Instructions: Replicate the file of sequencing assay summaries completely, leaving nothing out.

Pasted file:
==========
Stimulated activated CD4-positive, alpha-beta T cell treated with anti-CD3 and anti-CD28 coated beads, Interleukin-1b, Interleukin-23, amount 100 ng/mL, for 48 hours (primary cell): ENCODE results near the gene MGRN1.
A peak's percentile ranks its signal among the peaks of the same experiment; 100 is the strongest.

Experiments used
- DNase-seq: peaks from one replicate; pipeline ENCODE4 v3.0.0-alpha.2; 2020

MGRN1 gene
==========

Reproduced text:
Stimulated activated CD4-positive, alpha-beta T cell treated with anti-CD3 and anti-CD28 coated beads, Interleukin-1b, Interleukin-23, amount 100 ng/mL, for 48 hours (primary cell): ENCODE results near the gene MGRN1.
A peak's percentile ranks its signal among the peaks of the same experiment; 100 is the strongest.

Experiments used
- DNase-seq: peaks from one replicate; pipeline ENCODE4 v3.0.0-alpha.2; 2020

MGRN1 gene